Bishop Druitt College values, and racism

Tuesday, 17 Aug 2021

There is no place for racism in our society. But we need to take action, not accept it, and call it out when it occurs. We need more than slogans and hashtags. 

Our college has two strong culture statements that I wish to highlight. 

Firstly, The Bishop Druitt Way, as outlined on our website,  “nurtures character and community to transform children into world prepared citizens who are empowered for life, embrace diversity, prioritise wellbeing, pursue personal excellence and serve our community.” This statement is an aspirational target but I meet graduates each year that align with and espouse The BDC Way.  

Secondly, the foundations of these qualities are built around our Anglican School values of mutual respect, service, inclusivity, integrity, courage, justice and generosity of spirit.

Over the last two weeks we have seen on the news some concerning racism claims and admission in AFL circles. I won’t dive into who said what but I will highlight the actions of Carlton’s Eddie Betts. Betts, an Aboriginal player, has begged “Australia to listen” to the hurt that racism causes on and off the sporting field. There is no place for racism in our society but we need to take action, not accept it and call it out when it occurs.

We need more than slogans and hashtags. Society, and through association schools, need a coordinated approach based on the evidence that brings Australians of different backgrounds together. We need to build understanding and develop empathy. It is not enough to play sports together or sit in the same classroom or even to pass each other in supermarket aisles. 

The college’s demographic is racially diverse. Our students come from a diverse range of ethnic and religious backgrounds. The majority of students are born in Australia, including a small percentage of Aboriginal students (44 students), with the remaining coming from more than 45 countries. The students born in other countries originate from the European, Asian, American and African continents. This diversity is also represented through 33 different languages being spoken in our families’ homes. The religious background of Bishop Druitt College students is similarly diverse. Parents have nominated more than 20 different religious groupings in their enrolment data.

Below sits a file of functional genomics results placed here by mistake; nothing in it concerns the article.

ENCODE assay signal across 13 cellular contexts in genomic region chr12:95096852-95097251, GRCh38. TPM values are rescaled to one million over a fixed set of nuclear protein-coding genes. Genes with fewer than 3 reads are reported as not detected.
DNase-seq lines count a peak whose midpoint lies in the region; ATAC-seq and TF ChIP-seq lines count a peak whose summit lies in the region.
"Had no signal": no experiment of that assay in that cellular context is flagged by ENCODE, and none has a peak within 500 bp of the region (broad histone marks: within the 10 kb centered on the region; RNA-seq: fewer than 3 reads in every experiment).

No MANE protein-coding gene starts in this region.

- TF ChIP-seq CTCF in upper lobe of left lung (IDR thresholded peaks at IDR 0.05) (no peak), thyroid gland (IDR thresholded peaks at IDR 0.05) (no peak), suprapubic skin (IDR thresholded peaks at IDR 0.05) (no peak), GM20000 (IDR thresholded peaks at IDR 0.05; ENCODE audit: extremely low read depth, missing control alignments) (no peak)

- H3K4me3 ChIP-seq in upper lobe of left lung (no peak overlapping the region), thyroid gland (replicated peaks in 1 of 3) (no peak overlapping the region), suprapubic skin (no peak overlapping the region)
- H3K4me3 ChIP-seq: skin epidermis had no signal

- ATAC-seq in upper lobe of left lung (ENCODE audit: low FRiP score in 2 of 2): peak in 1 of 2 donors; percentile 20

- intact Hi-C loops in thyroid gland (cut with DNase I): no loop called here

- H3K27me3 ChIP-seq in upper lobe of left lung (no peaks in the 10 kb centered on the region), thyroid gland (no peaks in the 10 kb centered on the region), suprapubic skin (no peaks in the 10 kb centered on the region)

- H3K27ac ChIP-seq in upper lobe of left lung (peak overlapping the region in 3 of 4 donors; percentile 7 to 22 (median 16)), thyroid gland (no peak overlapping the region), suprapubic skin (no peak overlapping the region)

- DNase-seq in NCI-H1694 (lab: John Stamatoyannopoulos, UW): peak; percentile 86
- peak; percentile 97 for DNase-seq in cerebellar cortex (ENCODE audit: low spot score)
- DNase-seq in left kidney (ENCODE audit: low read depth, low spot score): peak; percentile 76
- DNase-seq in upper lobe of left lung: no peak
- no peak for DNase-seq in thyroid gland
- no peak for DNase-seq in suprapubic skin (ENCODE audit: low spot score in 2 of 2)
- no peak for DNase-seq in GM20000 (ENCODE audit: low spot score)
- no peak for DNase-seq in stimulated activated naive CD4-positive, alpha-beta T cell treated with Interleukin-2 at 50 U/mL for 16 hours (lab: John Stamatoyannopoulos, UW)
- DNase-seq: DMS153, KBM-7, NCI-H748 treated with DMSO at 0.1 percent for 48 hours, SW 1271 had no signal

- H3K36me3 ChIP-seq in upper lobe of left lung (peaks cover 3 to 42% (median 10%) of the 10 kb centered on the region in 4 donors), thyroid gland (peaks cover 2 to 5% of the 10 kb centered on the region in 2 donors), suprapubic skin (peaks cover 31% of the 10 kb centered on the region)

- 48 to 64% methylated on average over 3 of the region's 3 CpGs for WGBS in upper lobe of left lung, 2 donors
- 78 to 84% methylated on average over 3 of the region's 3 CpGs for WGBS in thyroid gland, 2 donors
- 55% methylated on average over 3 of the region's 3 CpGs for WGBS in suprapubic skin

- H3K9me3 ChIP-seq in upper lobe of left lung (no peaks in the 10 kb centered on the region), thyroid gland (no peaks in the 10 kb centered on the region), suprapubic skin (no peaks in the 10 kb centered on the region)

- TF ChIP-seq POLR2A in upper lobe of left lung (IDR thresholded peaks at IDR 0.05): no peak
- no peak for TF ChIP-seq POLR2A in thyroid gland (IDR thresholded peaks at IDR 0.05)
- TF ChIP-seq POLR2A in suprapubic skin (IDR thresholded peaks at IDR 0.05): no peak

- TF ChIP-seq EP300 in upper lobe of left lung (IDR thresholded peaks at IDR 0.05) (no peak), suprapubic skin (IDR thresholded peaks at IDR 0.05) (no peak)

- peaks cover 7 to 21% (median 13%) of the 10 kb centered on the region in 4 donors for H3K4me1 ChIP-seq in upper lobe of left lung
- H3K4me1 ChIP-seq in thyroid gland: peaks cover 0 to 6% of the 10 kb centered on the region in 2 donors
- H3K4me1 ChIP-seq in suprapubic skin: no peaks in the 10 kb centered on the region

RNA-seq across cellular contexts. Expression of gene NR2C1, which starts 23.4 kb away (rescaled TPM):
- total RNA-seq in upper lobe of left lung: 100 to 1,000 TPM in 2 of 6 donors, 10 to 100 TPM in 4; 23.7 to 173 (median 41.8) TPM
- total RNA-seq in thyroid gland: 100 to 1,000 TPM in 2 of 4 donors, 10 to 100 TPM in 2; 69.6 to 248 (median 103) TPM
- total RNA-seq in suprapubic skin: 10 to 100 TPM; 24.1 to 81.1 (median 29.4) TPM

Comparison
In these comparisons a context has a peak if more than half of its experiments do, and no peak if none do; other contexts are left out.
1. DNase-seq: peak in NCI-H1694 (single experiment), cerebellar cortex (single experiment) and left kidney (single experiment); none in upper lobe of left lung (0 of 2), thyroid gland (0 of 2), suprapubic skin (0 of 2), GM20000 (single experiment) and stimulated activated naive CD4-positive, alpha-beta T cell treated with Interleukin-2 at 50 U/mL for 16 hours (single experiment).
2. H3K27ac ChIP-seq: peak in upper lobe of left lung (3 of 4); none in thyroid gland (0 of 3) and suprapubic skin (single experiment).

Bishop Druitt College is active in addressing racism. If it is reported it is acted upon, but it is not through punitive measure that people change their actions. It is through education. The college is working with a variety of support organisations to address this issue. The Real Schools Partnership is designed to support college culture around restorative justice and discussion circles. Our work with Together for Humanity, a Sydney-based not for profit organisation specialising in fostering intercultural understanding, is aimed at supporting a series of small group sessions with young people from communities that are often subjected to prejudice. We do this to help them feel a sense of belonging, and to build resilience so they can respond appropriately when they hear things about their groups. We also help these students develop confidence in their ability to connect beyond their own ethnic or religious groups.

Together for Humanity also works with teachers and schools to build their capacity so they can do this work themselves. Our first teacher professional development course occurred last Wednesday and has started to equip teachers with more knowledge and skills to allow students to embrace difference and reject prejudice and bigotry. 

Bishop Druitt College will take action for your children and for our society.

Nick Johnstone,